This was the beginning of the tumultuous ride that Arden and her family would endure for years to come. There were relapses, rescues, and stays at multiple rehabs. They were blessed to have the resources to keep giving Chris treatment, and he eventually did find his own path to recovery.

Arden’s experience with her family gives her unique insight on what a family goes through during an addiction crisis. She knows how protective parents can be, but that their desire to guard the vision of their son’s or daughter’s future can back fire. When looking back on how her family managed Chris’s addiction, she wishes that they would’ve let Chris define his own recovery. Her parents often pulled the strings, making Chris feel like he had no control of his life, which is not a healthy condition for a recovering addict.

Advice to the Family of an Addict

O’Connor Professional Services strives to give families the best advice possible. They incorporate rehabilitation and therapy with drug monitoring and accountability. Family members are too close to the addict and are too emotionally invested to be involved in the addict’s recovery. Arden assigns separate workers for the addicted individual and their family to prevent things from getting too confusing.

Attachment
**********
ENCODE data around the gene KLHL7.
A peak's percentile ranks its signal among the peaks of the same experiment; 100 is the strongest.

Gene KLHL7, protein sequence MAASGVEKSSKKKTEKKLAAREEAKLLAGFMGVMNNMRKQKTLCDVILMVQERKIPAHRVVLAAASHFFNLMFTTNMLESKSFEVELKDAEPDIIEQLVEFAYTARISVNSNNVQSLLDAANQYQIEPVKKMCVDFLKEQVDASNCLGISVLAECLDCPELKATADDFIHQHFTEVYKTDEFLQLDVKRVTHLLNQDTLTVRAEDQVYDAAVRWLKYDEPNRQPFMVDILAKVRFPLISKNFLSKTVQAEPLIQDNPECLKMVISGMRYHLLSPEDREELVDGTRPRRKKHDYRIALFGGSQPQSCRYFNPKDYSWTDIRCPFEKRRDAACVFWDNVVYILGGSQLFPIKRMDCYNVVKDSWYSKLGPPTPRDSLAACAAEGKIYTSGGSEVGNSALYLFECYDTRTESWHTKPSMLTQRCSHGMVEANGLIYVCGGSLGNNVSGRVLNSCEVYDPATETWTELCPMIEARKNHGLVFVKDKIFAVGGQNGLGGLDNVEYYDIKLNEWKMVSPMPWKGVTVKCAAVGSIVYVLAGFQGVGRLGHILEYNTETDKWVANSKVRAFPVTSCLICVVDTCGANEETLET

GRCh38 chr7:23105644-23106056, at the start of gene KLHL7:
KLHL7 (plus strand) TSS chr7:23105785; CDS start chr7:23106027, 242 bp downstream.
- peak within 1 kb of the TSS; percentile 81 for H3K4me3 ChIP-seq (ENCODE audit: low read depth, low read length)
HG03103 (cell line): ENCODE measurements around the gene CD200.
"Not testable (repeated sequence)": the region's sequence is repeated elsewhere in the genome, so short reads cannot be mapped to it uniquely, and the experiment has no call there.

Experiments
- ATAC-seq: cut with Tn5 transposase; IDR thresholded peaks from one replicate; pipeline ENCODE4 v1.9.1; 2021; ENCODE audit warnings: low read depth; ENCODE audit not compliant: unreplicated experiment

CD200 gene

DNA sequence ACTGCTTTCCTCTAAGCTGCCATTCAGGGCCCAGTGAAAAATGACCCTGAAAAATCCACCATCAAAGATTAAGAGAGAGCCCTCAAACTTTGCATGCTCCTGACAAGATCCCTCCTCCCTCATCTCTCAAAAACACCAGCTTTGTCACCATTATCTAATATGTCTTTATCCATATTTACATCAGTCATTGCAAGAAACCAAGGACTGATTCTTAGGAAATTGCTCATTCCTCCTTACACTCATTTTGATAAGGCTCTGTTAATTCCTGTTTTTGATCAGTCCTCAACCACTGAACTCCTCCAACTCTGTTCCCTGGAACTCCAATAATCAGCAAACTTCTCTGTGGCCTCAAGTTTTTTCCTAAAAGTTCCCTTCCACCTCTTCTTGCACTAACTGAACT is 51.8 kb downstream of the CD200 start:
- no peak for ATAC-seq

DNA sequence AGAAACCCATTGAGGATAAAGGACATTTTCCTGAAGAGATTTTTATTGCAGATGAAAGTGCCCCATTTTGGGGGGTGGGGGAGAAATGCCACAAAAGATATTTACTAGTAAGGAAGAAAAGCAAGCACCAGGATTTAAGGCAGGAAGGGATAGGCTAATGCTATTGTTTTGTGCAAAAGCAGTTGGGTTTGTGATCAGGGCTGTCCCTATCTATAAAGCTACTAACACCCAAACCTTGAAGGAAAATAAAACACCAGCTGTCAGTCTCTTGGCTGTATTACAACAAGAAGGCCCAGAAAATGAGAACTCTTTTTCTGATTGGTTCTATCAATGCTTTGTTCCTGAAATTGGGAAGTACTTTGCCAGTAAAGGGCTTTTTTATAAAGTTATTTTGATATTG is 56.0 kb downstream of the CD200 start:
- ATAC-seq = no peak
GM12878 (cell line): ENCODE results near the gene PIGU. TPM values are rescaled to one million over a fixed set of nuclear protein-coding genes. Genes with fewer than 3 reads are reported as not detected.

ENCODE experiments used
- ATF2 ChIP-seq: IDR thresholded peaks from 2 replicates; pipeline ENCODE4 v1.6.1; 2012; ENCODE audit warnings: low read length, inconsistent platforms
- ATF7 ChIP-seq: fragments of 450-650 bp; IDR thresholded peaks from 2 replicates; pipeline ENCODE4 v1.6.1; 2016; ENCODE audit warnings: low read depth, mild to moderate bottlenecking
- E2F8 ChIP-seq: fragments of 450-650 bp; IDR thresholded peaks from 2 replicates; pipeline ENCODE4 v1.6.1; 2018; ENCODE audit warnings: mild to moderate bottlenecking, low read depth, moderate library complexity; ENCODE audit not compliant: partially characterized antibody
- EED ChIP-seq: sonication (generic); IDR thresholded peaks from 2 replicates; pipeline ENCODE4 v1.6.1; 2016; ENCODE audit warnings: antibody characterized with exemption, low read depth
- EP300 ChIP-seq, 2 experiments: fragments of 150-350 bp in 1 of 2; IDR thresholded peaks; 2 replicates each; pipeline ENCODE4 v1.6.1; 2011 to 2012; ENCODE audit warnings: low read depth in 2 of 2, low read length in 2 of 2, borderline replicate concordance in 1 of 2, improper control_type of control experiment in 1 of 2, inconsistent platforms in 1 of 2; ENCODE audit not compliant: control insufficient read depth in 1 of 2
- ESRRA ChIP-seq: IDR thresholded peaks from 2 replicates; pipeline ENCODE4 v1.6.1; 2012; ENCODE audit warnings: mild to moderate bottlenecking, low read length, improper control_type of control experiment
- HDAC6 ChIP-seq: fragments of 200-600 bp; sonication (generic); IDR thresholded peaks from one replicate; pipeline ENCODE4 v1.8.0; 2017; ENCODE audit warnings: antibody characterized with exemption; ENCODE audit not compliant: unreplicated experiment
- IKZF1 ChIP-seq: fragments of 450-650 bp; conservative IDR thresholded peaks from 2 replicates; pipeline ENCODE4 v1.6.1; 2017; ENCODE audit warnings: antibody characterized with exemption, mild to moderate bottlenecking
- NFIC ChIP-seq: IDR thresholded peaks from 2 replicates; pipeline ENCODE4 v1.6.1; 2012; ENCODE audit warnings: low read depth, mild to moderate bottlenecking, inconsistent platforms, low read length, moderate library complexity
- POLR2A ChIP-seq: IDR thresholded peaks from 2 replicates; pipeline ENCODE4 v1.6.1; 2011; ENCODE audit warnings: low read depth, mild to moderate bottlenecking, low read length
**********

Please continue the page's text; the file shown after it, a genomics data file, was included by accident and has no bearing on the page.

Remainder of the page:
Families that can set up an outside recovery accountability system should.

Families desperately want to believe the addict is finally telling the truth. At the same time, a person who has found sobriety does not want to be accused of relapsing. This is why drug testing is effective. The results are data, so instead of outlining vague conditions of behavior, there is evidence. That takes the guesswork out of what is really going on. Parents get the reassurance that their child is following the recovery plan. Recovering addicts get protection from accusations and mistrust.

Best suggestions

The best advice they got as a family, was very early on in Chris’s recovery. Her parents went to family weekend and their counselor recommended that Chris move to a small town, take a community college course, and focus on his recovery first. He should learn how to support himself financially while staying sober for a couple of years. Then his parents could talk about other plans. Arden’s parents did not agree with this. They didn’t want to let go of the plans they had for Chris’s future. The spent thousands of dollars and went through stress and turmoil. Ten years, Chris did follow that advice and it finally got him clean.

Focus on recovery first.

Advice for Parents: Treat this like a chronic disease. It’s not a broken arm where the addict can get fixed and get out. Pretend it’s diabetes, and the addict going to need constant monitoring, as well as a combination of accountability and therapeutic support.

Advice for Siblings: Try to find ways to get your own help. Be as supportive to your other family members as much as you can, while stepping back when you have to. Don’t do it out of anger and resentment, but out of concern for yourself and your sibling.


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Disclaimer – The opinions shared on this show reflect those of the individual speaker and not of any 12 step fellowship as a whole and though we discuss 12 step recovery and the impact it has had in our lives we do not promote or endorse any 12 step anonymous program.